The following links show side and back views of my son’s pitching. I would appreciate your comments on areas to improve.
I can’t access the videos - it says they are private.
Sorry — they are now public. Please try it again.
I would try a higher leg kick for better balance.
In the second video there seems to be a pause in his motion (between balance posture and hand break) rather than one continuous fluid delivery.
I’m with Papibon about the hesitations. Ditch the balance point idea which has dominated this pitcher’s mechanics. Get his centre of gravity moving sooner, sideways, just at or before the apex of his knee lift. Don’t get him reaching back with the ball and pausing there. It needs to be smooth and continuous.
Get him some cleats. There’s a slide happening there when the front foot lands.
He has a distinct imbalance during the stride where he has lateral movement of his c.o.g. to the right. This hints at a lack of toward the plate momentum combined with a lack of rotation of the right hip around the left one.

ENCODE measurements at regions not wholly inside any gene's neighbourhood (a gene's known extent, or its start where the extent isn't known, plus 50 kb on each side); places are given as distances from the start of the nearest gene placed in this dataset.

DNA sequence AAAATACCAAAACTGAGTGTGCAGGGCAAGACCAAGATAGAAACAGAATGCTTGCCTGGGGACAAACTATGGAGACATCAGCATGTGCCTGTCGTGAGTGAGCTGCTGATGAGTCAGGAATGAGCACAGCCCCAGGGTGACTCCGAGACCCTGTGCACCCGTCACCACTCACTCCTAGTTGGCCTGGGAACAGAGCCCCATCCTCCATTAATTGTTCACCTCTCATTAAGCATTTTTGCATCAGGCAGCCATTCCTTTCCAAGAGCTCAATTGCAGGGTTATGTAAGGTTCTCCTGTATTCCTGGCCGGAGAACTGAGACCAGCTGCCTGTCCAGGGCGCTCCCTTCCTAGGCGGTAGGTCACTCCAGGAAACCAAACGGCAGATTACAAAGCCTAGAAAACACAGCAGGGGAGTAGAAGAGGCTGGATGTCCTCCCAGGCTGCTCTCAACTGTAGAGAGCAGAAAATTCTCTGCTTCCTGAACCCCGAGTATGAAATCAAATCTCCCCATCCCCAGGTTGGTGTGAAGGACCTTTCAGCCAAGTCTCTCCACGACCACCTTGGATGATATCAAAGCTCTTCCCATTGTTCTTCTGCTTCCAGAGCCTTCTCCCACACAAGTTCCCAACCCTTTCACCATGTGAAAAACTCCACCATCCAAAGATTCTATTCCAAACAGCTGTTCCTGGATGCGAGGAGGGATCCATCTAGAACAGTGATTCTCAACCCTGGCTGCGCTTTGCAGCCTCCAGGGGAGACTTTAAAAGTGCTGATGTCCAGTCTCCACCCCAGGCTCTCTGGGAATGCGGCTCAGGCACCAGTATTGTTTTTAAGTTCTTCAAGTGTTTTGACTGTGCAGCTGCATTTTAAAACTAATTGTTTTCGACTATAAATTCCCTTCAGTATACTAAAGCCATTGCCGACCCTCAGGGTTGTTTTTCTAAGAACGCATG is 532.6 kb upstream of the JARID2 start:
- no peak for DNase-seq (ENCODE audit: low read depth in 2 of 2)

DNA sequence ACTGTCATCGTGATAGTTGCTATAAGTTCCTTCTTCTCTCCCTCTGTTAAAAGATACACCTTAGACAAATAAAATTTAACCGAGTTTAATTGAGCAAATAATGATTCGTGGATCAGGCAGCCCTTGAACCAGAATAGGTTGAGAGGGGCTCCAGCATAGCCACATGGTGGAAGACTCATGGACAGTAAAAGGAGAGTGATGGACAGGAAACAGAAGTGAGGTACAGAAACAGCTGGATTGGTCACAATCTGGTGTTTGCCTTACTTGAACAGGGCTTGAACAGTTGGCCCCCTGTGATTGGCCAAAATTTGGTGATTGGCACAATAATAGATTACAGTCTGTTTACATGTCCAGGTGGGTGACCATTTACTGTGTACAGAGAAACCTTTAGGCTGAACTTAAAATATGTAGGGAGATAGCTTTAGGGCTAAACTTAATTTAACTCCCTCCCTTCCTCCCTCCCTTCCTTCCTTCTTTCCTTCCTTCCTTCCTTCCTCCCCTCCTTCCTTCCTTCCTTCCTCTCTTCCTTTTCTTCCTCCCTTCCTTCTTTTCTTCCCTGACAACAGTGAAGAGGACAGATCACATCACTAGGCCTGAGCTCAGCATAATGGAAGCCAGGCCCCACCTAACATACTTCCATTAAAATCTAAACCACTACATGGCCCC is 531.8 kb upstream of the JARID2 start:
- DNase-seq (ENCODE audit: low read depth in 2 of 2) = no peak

When he lands, his foot might be a little too closed off.
Lastly, his glove drops immediately to his waist. He’s a victim of one of my pet peeves. The dreaded “point your glove at the target” cue!! He extends it out there, as his throwing arm goes back, and that weight, way out there at the end of the arm, just wants to drop. Go to the video library part of this site and study how the pros deal with the glove arm (focus on the elbow) and how they do not pause and reach back with the throwing arm.
I agree with the others’ comments about getting rid of the pause at the beginning of the stride (visible in the rear view clip). As dm59 said, your son should be getting the hips going sooner and faster while leading with the hip longer into the stride instead of with the front foot. Don’t sacrifice the knee lift - force the leg to be quicker getting from apex of knee lift to foot plant.
I also agree that your son drops his glove too soon. The glove needs to be out front when the front foot plants in order to provide proper timing for shoulder rotation. This is not to say that he needs to hold the glove there for any length of time. It just needs to pass through that point when the front foot plants. As it is now, the glove vacates that position early which leads to his shoulders rotating early. He gets very little hip and shoulder separation.
As the shoulders rotate, the glove should turn over, the glove-side elbow should tuck down to the torso, and the glove arm should stabilize to create a stable base for the throwing arm to throw against. The chest should move to the glove (as opposed to pulling the glove back).